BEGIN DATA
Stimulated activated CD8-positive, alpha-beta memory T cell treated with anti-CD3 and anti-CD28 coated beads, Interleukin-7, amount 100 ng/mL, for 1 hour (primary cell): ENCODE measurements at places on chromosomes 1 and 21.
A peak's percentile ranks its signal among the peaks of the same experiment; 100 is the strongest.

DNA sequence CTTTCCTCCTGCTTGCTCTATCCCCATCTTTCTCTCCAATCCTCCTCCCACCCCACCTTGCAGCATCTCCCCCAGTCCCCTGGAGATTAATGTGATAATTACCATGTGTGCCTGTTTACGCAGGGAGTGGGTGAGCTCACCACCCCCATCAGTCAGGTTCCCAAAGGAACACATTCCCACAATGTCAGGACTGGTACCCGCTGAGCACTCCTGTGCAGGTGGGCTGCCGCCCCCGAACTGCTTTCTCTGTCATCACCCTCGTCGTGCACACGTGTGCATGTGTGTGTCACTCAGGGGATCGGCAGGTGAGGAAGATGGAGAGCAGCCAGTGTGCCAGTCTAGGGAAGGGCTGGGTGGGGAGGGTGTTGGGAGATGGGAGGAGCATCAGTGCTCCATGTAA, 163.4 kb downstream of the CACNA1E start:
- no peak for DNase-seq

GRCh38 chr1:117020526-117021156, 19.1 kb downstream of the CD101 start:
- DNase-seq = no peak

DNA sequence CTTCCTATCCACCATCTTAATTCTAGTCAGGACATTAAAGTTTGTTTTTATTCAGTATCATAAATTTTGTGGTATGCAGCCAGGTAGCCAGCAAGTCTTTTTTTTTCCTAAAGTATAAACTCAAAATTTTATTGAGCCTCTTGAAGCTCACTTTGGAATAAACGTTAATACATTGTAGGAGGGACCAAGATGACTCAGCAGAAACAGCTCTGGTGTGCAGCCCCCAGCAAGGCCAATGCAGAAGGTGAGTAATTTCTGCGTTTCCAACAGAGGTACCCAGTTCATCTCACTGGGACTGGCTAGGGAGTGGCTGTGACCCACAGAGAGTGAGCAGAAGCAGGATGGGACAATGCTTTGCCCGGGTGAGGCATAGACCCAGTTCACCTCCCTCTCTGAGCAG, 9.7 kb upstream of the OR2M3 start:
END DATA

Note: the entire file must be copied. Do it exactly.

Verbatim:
Stimulated activated CD8-positive, alpha-beta memory T cell treated with anti-CD3 and anti-CD28 coated beads, Interleukin-7, amount 100 ng/mL, for 1 hour (primary cell): ENCODE measurements at places on chromosomes 1 and 21.
A peak's percentile ranks its signal among the peaks of the same experiment; 100 is the strongest.

DNA sequence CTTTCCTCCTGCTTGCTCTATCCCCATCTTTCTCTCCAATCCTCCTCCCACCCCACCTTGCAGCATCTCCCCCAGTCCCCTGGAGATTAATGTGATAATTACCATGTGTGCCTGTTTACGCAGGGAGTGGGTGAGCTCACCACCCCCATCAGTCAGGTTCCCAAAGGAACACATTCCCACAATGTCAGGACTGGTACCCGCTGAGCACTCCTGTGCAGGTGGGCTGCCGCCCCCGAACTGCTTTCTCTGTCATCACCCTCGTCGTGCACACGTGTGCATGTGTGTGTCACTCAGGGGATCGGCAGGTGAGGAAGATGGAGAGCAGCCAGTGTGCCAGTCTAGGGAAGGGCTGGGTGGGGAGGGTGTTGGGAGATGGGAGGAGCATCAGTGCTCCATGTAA, 163.4 kb downstream of the CACNA1E start:
- no peak for DNase-seq

GRCh38 chr1:117020526-117021156, 19.1 kb downstream of the CD101 start:
- DNase-seq = no peak

DNA sequence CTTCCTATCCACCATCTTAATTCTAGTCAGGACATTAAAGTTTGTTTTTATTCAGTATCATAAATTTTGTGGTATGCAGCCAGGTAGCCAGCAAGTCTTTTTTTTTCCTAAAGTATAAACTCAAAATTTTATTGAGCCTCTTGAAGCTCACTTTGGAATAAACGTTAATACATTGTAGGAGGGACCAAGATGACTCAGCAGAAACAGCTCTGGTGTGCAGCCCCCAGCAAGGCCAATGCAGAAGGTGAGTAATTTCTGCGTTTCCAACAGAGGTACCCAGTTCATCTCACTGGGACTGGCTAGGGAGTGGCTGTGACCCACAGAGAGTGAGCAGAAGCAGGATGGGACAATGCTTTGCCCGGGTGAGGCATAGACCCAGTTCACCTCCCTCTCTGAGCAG, 9.7 kb upstream of the OR2M3 start: